Watching it, I kept thinking about all those `how to write a screenplay' courses and instruction books and reflecting on how the writing for `Inglorious Basterds' would probably fail all the standard academic criteria for success. Here is a 153 minute long movie that largely consists of lengthy conversations between two or more characters, usually sitting statically at tables and ranging around all sorts of commonplace chit-chat before getting to the point. The point, when eventually reached, then usually climaxes in a short, brutal moment of extreme violence. The film also pays scant attention to its titular characters, who are mostly just there to supply the key moments of violence. Tarantino prefers to turn conventions around and promote nominal supporting roles into the predominant leads. Finally, there's the intriguing awareness that this screenplay could probably be adapted as a theatre play with minimal change and a pretty modest budget. In fact, if somebody told you the whole thing was a filmed stage play you'd probably believe it.

Tarantino's usual indulgences are as much to the fore as ever - pastiche, self-awareness, smugness, overlength and endless movie references. The whole thing starts with a lengthy tribute to the opening of Once Upon a Time in the West and another long scene, involving the French heroine played by Melanie Laurent, looks like something lifted straight from a late-50s New Wave classic by Goddard or Truffaut.
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2 of 2 people found the following review helpful By Eddie on 26 Nov 2014
Format: DVD
It’s not usually a good thing for artists to peak early in their careers. Living up to the high standard achieved at this point is not easy. Quentin Tarantino set a high standard with Resevoir Dogs and nailed it with Pulp Fiction (certainly in my top ten of great films), but since then I believe that his work has steadily become self indulgent and uninteresting. Pulp Fiction was a fine film because it broke the rules regarding dialogue, making mundane conversation interesting. Its structure was taken out of chronological order, its characters were compelling and its nods to popular culture provided a solid framework. Most of all, it was fresh and unpretentious and above all, it worked.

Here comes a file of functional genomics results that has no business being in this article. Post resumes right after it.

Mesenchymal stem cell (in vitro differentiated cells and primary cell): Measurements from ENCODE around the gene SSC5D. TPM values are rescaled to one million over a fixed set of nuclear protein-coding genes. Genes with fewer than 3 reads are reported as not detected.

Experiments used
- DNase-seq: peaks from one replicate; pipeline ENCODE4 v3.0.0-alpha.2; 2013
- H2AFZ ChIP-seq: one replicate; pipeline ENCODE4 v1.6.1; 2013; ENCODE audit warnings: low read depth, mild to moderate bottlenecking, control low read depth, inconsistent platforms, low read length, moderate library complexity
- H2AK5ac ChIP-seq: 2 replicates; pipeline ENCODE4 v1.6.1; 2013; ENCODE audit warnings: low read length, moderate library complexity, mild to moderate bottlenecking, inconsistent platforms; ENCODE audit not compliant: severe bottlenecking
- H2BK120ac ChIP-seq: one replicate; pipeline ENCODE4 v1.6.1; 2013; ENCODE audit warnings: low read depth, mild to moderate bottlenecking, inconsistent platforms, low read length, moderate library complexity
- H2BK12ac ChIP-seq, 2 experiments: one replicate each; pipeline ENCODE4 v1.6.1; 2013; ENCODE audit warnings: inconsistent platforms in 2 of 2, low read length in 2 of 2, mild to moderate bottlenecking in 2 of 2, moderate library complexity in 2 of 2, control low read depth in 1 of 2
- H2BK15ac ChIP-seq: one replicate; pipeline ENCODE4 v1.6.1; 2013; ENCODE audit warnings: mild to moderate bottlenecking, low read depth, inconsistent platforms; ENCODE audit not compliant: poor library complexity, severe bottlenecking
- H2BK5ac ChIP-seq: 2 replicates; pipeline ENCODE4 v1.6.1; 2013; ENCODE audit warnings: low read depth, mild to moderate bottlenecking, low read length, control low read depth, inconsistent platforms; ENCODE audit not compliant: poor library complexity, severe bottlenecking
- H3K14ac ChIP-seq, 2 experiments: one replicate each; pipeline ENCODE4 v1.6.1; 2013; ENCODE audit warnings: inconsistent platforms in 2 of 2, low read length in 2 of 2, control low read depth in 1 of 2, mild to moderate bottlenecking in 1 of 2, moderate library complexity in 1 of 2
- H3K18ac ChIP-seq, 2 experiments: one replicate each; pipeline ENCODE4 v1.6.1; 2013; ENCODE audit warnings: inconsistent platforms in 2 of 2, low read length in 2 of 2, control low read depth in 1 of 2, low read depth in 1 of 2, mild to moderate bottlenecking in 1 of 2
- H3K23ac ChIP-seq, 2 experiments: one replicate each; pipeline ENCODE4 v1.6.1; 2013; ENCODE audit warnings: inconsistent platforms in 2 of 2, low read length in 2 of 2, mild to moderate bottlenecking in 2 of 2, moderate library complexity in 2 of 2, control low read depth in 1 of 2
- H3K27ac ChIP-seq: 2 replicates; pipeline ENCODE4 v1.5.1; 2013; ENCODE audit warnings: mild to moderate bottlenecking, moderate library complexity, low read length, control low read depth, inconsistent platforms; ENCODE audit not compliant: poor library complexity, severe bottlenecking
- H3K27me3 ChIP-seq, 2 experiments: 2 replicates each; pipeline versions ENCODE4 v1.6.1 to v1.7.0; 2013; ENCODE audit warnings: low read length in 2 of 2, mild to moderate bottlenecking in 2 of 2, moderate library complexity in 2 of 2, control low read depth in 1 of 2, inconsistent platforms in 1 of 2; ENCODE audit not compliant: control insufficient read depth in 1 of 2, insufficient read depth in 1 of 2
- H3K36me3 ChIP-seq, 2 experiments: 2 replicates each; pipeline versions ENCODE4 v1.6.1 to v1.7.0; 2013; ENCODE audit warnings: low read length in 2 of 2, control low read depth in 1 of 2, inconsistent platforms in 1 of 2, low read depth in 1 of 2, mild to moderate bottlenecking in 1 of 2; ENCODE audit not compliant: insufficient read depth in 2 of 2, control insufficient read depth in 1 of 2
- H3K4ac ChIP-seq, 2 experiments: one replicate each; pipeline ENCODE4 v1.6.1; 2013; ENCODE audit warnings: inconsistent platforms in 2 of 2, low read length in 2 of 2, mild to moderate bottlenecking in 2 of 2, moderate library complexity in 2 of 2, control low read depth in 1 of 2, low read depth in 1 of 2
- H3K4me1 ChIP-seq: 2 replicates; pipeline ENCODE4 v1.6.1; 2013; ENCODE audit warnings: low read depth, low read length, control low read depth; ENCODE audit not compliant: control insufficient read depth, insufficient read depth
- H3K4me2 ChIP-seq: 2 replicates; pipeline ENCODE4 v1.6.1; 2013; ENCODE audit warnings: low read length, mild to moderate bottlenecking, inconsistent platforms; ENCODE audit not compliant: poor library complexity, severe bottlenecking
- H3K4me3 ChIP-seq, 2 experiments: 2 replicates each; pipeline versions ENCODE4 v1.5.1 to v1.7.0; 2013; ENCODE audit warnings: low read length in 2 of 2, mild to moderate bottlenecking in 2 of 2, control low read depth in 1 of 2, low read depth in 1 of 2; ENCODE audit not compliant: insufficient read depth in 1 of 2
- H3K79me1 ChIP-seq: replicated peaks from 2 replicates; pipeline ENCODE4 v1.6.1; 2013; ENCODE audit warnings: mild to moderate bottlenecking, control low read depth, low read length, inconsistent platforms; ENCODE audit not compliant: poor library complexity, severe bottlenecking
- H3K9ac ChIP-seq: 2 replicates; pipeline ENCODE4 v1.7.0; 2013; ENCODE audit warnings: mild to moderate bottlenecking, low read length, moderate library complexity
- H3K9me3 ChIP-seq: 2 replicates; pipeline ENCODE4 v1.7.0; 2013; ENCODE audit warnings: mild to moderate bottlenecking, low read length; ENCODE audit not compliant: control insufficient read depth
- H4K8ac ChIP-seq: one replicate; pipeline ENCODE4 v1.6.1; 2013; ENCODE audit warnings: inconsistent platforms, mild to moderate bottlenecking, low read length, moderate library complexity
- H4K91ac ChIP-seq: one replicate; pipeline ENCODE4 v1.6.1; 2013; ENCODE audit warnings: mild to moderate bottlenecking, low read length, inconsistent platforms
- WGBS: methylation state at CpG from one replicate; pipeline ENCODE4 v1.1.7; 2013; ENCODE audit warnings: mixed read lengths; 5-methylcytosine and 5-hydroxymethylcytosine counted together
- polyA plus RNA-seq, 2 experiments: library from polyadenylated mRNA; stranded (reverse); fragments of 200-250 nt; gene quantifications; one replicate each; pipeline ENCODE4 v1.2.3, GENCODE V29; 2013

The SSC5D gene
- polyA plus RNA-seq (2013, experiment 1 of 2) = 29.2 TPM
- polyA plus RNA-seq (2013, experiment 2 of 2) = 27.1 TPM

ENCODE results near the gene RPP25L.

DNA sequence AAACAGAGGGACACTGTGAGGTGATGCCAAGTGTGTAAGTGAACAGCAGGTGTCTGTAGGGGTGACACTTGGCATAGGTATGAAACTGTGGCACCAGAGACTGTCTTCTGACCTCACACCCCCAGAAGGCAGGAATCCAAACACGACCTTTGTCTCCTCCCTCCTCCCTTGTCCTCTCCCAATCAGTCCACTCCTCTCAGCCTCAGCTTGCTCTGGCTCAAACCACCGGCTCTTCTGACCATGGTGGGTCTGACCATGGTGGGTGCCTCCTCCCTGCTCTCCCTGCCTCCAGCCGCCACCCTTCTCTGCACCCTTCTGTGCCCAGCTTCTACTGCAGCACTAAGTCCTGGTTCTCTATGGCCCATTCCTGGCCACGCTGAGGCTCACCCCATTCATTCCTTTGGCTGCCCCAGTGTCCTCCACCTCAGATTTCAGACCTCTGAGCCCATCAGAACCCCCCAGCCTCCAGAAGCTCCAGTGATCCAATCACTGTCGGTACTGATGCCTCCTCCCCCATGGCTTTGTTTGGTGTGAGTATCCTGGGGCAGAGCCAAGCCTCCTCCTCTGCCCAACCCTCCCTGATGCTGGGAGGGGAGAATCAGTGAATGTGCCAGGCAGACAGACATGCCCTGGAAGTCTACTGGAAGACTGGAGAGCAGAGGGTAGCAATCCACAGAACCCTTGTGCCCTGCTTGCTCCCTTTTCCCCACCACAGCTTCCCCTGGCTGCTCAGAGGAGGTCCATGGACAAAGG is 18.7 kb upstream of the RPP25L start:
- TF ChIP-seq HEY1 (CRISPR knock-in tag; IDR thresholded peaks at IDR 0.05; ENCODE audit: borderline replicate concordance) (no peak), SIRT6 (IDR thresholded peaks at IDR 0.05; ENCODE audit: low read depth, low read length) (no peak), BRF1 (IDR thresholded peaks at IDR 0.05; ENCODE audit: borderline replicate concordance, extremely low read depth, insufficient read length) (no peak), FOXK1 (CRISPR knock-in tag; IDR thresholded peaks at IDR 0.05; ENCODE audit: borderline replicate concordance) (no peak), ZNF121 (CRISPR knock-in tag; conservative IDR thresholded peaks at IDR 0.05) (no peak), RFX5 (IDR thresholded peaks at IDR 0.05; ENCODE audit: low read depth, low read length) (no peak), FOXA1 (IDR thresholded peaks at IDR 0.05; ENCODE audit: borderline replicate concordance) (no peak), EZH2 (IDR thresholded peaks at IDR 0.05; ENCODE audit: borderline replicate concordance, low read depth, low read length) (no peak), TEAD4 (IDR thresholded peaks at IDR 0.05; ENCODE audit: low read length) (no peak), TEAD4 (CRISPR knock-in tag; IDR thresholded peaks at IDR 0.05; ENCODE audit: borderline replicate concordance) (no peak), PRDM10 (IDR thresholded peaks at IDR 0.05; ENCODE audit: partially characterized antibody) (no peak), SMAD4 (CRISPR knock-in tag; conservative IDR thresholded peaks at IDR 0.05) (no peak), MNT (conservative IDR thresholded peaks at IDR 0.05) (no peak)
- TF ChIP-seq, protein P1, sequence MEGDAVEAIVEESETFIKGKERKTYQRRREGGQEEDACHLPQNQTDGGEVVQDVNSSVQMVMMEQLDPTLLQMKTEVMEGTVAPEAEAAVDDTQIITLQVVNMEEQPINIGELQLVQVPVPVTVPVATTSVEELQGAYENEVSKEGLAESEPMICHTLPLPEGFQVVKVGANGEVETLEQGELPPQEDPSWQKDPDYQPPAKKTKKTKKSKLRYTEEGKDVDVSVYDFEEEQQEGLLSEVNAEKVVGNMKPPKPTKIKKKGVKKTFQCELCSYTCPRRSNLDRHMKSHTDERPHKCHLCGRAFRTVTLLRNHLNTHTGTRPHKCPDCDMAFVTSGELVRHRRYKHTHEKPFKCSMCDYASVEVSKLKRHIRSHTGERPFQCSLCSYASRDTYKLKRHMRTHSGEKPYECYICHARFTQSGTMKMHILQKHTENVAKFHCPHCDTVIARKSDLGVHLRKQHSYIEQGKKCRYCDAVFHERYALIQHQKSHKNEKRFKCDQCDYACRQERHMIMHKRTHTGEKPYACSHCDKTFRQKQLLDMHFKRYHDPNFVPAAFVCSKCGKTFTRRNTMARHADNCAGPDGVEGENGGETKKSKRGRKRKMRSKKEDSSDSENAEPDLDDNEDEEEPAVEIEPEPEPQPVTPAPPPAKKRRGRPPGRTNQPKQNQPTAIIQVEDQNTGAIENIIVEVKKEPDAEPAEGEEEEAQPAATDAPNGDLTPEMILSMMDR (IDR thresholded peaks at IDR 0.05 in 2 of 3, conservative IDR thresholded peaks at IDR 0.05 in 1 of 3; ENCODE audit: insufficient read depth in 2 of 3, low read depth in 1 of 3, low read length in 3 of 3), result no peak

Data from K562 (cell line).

Tarantino’s left-field approach has been applied to all of his major films and Inglorious Bastards is the latest to suffer. And boy, does it suffer.. The dialogue is mundane and it remains largely mundane, the structure comprises a series of set pieces which are linked only by the fact that they are broken up into overlong ‘chapters’, its characters are for the most part uninteresting and its frequent nods to other films turn it into a sort of ‘Spot the Reference’. He wallows in his knowledge of film and for me it’s becoming unbelievably tiresome. Here, we are drenched in the context of cinema from all sides and I felt as though I needed to find an island to stop myself from drowning. Write a film quiz book Quent, you might get my attention.

While the opening sequence is compelling, not least because of the Christopher Waltz character, a frightening mix of charm and evil, the rest of the film fails to live up to this.
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1 of 1 people found the following review helpful By KATN on 6 Dec 2014
Format: DVD Verified Purchase
I think this is Tarantino's best film. I was really rocked by it the first time I saw it, and was confirmed in my impression by a re-watching. It is quite violent, even for a Tarantino film, but is very, very engaging. There are many unforgettable scenes and pieces of dialogue and acting, and it has a very satisfying ending. Everyone who is in this is at their best - Diane Kruger, Brad Pitt, Michael Fassbender, Christopher Waltz, Til Schweiger, and, though this was the first thing I've seen her in - Mélanie Laurent - was excellent as well.
Waltz was brilliant as 'the bad guy', the kind of bad guy you really enjoy seeing on the screen yet despise at the same time and is convincingly threatening yet charismatic. As the biggest star by far, Brad Pitt could have made this film lopsided, but I think he fits into his role very well, and serves the scenes he's in without dominating them or pulling the focus towards him. I do think he is a very good actor.
Though I'm sure plenty would disagree, I think this is Tarantino's best, and I would be surprised (but also pleased) if he could better it. I really liked Jackie Brown and Pulp Fiction in particular, and I think these are his top 3. But we shall see!
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4 of 4 people found the following review helpful By alex spencer on 24 July 2014
Format: DVD Verified Purchase
Great Tarantino!! Christoph Waltz is wonderful as in Django. What more can I say.
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1 of 1 people found the following review helpful By rbmusicman TOP 100 REVIEWER on 8 Dec 2014
Format: Blu-ray
Do you know what, the film is so 'way-out' ....it's actually pretty good.
Maybe the best thing 'Quentin Tarantino' has done so far ?
The film itself contains glimpses of a warped reality from 'World War '2' along with a measure of 'graphic' violence, and of course much 'tongue -in -cheek' humour.
The story ? ....a novel and of course fictional early end to the war, prior to which 'a hit-squad' are placed in occupied 'France' around the time of the 'Normandy' landings, task.....to kill as many 'German's' as they possibly can.
As i say the film is pretty entertaining to watch, and is no question 'worth a spin'
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Customer Discussions

This product's forum
Discussion Replies Latest Post
Portuguese subtitles? 3 13 Feb 2014
Languages??? 16 13 Feb 2014
languages and subtitles on this dvd are: 7 18 Feb 2011
blu- ray subtitles 0 8 Dec 2010
Which Region is ? 0 5 Nov 2010
Digital copy included? 2 7 Jan 2010
Anyone else missing the 2nd disc on this edition? 3 30 Dec 2009
Portuguese subtitles? 1 28 Dec 2009